Scheduling and Access Control for Wireless Connections with Throughput Guarantees

Scheduling and Access Control for Wireless Connections with Throughput Guarantees

Peifang Zhang, Scott Jordan
DOI: 10.4018/978-1-59904-820-8.ch014
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Emerging wideband code division multiple access (WCDMA) data services will likely require resource allocation to ensure that throughput targets are met. Scheduling and access control can both be key components in this task. In this chapter, we introduce a two-layer scheduler and connection access controller that attempts to balance efficiency with fairness. We first propose a scheduler that takes advantage of variations in the wireless channel—both channel fluctuations in time for each user, and channel variations among multiple users at a particular time. By mixing a max-min policy with a policy of serving users with relatively good channels, the scheduler can achieve individual average throughput targets in a manner that encourages system efficiency. We then propose a two-layer algorithm that offers targeted throughput for interactive nomadic data streams, such as video or music streaming. The design purpose is to provide users with service differentiation, which lays the groundwork for network optimization in terms of capacity or utility, and can be easily extended to revenue maximization. Upon the request of a data stream connection, a target throughput is negotiated between the user and the network/base station. The network attempts to achieve the throughput targets over the duration of each individual connection by maximizing a system objective based on users’ satisfaction that is represented by a utility function. We assume that a users’ utility function depends not only on the throughput target but also on final achieved throughput. The algorithm integrates connection access control and resource allocation per connection request with rate scheduling on a per frame basis adaptive to slow fading. Through numerical analysis, the proposed joint scheduler and connection access controller is shown to achieve the design goals.
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In recent years, wireless networks have been evolving rapidly, driven by emerging multimedia applications and supported by advanced technologies. Code division multiple access (CDMA), one of the most widely applied technologies for cellular wireless networks, is undergoing a fundamental transition from providing voice only service to wideband CDMA (WCDMA) that accommodates convergence between data, audio and video (Holma & Toskala, 2004).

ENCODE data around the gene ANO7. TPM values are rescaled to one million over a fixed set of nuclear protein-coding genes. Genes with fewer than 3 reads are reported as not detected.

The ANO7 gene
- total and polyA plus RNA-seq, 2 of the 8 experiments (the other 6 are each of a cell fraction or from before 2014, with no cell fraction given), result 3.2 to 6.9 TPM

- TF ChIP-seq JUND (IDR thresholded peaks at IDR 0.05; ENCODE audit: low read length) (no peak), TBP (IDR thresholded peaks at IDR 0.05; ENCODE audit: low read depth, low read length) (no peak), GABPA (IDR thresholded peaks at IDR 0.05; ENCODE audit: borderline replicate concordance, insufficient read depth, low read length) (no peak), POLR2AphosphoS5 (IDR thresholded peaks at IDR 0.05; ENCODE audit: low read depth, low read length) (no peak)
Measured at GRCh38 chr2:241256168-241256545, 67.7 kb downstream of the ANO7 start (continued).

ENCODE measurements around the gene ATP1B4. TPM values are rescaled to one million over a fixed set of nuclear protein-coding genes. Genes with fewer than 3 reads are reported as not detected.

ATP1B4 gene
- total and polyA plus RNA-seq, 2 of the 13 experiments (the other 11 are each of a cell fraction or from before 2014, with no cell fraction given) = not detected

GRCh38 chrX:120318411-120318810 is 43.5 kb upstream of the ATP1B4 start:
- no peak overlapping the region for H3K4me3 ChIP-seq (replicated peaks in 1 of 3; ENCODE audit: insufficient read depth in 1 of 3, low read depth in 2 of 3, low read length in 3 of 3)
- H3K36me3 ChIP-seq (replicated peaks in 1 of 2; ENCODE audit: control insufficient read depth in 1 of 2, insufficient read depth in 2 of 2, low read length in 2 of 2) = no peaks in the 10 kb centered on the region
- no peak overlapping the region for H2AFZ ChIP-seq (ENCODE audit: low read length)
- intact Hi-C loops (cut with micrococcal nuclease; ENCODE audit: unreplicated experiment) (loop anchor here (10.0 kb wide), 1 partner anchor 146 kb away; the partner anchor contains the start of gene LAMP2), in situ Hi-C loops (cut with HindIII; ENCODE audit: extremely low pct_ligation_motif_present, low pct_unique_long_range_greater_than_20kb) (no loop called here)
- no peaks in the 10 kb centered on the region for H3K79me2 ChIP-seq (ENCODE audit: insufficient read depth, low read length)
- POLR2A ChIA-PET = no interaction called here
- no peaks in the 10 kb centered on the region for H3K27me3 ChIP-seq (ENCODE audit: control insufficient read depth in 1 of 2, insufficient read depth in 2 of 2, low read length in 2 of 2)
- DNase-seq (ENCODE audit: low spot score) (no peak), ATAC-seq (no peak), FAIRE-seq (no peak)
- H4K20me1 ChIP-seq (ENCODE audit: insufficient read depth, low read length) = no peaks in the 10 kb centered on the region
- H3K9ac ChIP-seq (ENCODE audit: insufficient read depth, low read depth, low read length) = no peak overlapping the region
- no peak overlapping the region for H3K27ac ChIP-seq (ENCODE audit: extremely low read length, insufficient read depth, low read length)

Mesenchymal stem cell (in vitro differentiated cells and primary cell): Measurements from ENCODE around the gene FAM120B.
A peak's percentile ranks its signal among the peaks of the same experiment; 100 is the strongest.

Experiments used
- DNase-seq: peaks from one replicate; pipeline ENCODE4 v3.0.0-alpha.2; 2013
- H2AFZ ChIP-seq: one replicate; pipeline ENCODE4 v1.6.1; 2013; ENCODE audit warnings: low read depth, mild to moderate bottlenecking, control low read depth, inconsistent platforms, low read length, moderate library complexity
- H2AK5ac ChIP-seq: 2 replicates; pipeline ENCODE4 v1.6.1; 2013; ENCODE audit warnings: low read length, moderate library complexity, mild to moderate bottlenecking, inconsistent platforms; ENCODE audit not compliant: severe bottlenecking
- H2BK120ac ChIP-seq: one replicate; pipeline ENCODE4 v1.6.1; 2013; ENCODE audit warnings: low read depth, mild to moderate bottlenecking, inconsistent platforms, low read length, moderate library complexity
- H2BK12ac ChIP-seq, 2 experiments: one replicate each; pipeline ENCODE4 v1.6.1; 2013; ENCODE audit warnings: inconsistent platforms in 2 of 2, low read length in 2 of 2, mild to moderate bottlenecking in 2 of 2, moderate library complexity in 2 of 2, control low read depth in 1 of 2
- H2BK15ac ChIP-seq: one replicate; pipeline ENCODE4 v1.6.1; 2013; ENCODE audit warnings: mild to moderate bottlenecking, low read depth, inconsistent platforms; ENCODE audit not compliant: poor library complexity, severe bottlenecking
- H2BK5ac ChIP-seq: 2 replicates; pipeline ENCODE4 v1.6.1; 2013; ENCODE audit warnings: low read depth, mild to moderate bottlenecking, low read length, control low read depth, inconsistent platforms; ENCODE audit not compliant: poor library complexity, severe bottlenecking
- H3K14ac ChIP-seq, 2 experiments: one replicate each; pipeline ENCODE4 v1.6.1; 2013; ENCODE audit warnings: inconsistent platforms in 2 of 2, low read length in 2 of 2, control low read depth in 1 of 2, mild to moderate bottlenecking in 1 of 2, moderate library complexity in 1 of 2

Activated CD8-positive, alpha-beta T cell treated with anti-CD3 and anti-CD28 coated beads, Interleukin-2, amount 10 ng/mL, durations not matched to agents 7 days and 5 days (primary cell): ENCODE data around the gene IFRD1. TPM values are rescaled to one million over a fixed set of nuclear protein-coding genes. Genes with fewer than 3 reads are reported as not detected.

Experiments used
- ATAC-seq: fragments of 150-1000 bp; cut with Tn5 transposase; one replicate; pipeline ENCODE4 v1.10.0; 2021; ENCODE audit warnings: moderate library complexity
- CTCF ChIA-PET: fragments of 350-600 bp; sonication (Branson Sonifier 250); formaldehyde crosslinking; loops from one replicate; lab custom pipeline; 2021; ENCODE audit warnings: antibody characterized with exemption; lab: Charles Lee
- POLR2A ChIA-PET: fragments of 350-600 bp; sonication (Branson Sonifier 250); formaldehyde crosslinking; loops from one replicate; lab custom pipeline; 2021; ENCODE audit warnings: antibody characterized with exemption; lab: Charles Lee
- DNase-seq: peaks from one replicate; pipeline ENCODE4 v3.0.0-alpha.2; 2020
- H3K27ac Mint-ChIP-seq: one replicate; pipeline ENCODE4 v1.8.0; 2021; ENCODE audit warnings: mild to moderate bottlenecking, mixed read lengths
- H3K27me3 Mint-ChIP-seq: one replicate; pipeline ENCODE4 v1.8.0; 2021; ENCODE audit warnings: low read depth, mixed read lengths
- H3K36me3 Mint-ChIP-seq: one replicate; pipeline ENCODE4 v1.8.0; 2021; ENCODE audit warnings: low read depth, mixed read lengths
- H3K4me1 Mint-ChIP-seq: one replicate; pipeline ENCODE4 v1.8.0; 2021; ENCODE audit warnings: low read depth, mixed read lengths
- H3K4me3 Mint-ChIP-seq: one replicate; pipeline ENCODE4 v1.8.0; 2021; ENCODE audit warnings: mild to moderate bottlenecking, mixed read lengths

Much research has addressed the extremes of traffic that requires constant bit rate and traffic that can accept best effort service. However, there is an intermediate class of interactive traffic that does not require constant bit rate but requires more predictable throughput than that provided by best effort service. Relatively few papers have addressed connection access control (CAC) and rate scheduling (RS) for such interactive traffic. For such interactive traffic, we would hope that the network could support soft performance guarantees to match the limited tolerance of these applications to variations in performance, and enhance radio resource efficiency and aggregate network capacity as well.

An impediment so far to addressing CAC and RS for such traffic has been the lack of the ability to allow interactive connections to communicate a performance goal and to allow the network some flexibility in achieving these goals. In this chapter, we first focus on the scheduler, which allocates power and rate in real-time among competing data streams. Efficiency depends on how well the scheduler takes advantage of variations among users. Fairness depends on how well the scheduler achieves the throughput targets of individual data streams. The two are related, as higher efficiency makes throughput targets easier to achieve. We then consider joint CAC and RS for connections, which can specify a target throughput. The target is interpreted as an average to be achieved over the lifetime of the connection. A user’s evaluation of the throughput achieved over the connection is represented by a utility function that depends not only on the throughput target but also on the connection’s achieved throughput, thus allowing satisfaction to depend on the degree to which the target was achieved. There is a balance to be achieved between the number of connections accepted into the network and the throughput achieved for each accepted connection. We therefore jointly consider CAC and RS, and propose a two-layer structure that separates these functions by time scale and that communicates vital information between these two layers.

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